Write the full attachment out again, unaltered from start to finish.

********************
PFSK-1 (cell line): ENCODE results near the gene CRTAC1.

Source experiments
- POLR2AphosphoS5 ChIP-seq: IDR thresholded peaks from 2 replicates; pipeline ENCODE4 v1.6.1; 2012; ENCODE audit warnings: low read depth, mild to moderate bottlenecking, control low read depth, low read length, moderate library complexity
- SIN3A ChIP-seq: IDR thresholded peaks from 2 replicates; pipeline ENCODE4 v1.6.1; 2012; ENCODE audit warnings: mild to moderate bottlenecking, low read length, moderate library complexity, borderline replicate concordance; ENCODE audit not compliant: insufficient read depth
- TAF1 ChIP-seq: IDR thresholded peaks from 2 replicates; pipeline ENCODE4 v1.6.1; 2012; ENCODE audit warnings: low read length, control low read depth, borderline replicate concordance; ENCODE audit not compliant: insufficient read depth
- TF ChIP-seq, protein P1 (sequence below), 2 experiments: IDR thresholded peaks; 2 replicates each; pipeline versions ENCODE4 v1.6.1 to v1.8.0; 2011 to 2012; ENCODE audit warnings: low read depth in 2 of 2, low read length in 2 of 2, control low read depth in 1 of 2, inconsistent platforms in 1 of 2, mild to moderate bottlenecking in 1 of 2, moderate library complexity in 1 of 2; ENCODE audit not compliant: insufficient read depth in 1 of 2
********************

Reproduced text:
PFSK-1 (cell line): ENCODE results near the gene CRTAC1.

Source experiments
- POLR2AphosphoS5 ChIP-seq: IDR thresholded peaks from 2 replicates; pipeline ENCODE4 v1.6.1; 2012; ENCODE audit warnings: low read depth, mild to moderate bottlenecking, control low read depth, low read length, moderate library complexity
- SIN3A ChIP-seq: IDR thresholded peaks from 2 replicates; pipeline ENCODE4 v1.6.1; 2012; ENCODE audit warnings: mild to moderate bottlenecking, low read length, moderate library complexity, borderline replicate concordance; ENCODE audit not compliant: insufficient read depth
- TAF1 ChIP-seq: IDR thresholded peaks from 2 replicates; pipeline ENCODE4 v1.6.1; 2012; ENCODE audit warnings: low read length, control low read depth, borderline replicate concordance; ENCODE audit not compliant: insufficient read depth
- TF ChIP-seq, protein P1 (sequence below), 2 experiments: IDR thresholded peaks; 2 replicates each; pipeline versions ENCODE4 v1.6.1 to v1.8.0; 2011 to 2012; ENCODE audit warnings: low read depth in 2 of 2, low read length in 2 of 2, control low read depth in 1 of 2, inconsistent platforms in 1 of 2, mild to moderate bottlenecking in 1 of 2, moderate library complexity in 1 of 2; ENCODE audit not compliant: insufficient read depth in 1 of 2